Footwear and Sex Differences in Performance and Joint Kinetics During Maximal Vertical Jumping

Ross E. Smith, Max R. Paquette, John R. Harry, Douglas W. Powell, Lawrence W. Weiss

Research output: Contribution to journalArticlepeer-review

9 Scopus citations


Smith, RE, Paquette, MR, Harry, JR, Powell, DW, and Weiss, LW. Footwear and sex differences in performance and joint kinetics during maximal vertical jumping. J Strength Cond Res 34(6): 1634-1642, 2020-This investigation examined the effects of footwear and sex on vertical jump displacement and joint power contributions. Twenty-three young adults with basketball experience performed 3 maximal countermovement vertical jumps in minimal and standard footwear. Ground reaction force and 3D kinematic data were collected during jumping. Footwear by sex analysis of variance for all dependent variables and effect sizes (d) was computed. An interaction effect showed that men produced greater lower-limb-positive work than women in standard footwear. Men jumped higher than women (d = 2.53) and produced greater peak ankle, knee and hip joint moments (d > 0.99), positive joint powers (d > 1.07) and, positive knee and hip joint work (d > 1.04) with no sex differences for negative joint powers and work (p > 0.05). Minimal footwear produced less peak-positive knee power (d = 0.27) and less positive ankle (d = 0.34) and knee (d = 0.21) joint work than standard footwear. Because negative joint power and work were similar between sexes, men may be better able to use the stretch-shortening cycle compared with women. Higher joint mechanical demands may provide a better vertical jumping training stimulus in standard compared with minimal footwear. Future studies should investigate footwear training effects on performance and joint mechanics during jumping.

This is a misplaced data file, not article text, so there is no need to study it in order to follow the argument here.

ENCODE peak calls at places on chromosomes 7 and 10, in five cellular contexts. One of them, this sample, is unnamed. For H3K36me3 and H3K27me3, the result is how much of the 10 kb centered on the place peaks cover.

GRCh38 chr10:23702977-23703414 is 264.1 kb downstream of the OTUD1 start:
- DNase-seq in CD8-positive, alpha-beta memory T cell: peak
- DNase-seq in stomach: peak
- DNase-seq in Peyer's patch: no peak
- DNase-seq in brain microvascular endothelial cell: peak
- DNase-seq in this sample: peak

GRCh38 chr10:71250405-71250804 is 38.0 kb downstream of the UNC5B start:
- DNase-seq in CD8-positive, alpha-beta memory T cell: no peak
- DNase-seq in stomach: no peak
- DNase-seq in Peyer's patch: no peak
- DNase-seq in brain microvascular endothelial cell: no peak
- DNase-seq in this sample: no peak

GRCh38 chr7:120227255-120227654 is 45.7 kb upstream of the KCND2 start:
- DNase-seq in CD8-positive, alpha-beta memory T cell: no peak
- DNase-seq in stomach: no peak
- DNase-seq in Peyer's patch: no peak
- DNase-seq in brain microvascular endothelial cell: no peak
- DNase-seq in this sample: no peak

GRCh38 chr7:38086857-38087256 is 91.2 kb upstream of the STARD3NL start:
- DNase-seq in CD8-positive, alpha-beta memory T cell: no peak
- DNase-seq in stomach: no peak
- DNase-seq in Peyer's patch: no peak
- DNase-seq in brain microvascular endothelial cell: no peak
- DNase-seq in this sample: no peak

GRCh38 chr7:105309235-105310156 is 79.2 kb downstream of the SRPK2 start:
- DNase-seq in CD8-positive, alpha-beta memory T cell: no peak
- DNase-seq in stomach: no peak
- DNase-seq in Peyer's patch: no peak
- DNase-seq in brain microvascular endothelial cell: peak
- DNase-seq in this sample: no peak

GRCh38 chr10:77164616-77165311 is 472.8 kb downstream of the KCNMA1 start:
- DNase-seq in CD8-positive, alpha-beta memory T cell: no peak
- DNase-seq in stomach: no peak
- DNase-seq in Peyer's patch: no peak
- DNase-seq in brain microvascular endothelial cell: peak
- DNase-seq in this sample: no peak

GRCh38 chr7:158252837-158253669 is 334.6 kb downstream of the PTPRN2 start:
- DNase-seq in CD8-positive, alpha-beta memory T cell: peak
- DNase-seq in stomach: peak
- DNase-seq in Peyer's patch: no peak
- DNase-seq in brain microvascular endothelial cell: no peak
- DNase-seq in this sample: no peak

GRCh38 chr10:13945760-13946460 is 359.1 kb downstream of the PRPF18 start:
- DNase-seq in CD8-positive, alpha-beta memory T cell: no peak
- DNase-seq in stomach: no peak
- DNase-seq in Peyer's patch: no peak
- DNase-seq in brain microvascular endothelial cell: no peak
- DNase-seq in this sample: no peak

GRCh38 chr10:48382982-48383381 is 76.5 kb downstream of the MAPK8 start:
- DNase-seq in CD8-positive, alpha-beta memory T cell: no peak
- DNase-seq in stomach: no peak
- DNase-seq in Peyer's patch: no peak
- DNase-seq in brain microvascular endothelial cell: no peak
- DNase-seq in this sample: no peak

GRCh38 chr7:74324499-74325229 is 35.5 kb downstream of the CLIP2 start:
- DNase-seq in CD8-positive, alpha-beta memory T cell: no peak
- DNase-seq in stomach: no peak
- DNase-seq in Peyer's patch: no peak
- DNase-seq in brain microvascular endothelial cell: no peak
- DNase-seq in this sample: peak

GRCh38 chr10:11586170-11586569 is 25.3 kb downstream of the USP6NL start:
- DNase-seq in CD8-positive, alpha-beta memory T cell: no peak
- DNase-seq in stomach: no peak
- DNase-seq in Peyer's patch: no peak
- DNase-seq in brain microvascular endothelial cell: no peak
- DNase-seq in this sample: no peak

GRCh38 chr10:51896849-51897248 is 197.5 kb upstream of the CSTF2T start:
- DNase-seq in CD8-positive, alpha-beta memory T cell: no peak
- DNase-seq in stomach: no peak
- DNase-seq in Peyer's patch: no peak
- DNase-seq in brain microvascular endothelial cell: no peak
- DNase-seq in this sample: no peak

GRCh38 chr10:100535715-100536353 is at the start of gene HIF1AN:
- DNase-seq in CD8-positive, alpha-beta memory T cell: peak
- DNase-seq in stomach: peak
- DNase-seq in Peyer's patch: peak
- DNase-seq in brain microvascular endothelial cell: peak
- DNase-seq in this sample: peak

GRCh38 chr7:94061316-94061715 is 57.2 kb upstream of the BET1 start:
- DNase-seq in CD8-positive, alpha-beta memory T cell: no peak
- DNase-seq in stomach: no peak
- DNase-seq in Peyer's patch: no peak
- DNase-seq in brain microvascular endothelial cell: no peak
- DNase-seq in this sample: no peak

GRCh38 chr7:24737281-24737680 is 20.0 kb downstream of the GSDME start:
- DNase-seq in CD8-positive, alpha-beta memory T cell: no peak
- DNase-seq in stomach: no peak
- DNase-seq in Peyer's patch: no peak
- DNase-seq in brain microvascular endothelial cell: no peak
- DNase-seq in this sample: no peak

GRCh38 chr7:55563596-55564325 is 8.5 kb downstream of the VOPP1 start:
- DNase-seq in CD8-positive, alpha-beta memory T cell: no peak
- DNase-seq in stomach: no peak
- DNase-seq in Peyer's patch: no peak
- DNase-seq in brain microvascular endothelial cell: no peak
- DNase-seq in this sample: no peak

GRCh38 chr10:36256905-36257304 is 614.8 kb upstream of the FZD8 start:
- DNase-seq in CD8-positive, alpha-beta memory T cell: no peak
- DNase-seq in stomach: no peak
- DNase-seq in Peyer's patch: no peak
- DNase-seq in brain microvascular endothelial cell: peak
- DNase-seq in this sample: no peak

Original languageEnglish
Pages (from-to)1634-1642
Number of pages9
JournalJournal of strength and conditioning research
Issue number6
StatePublished - Jun 1 2020


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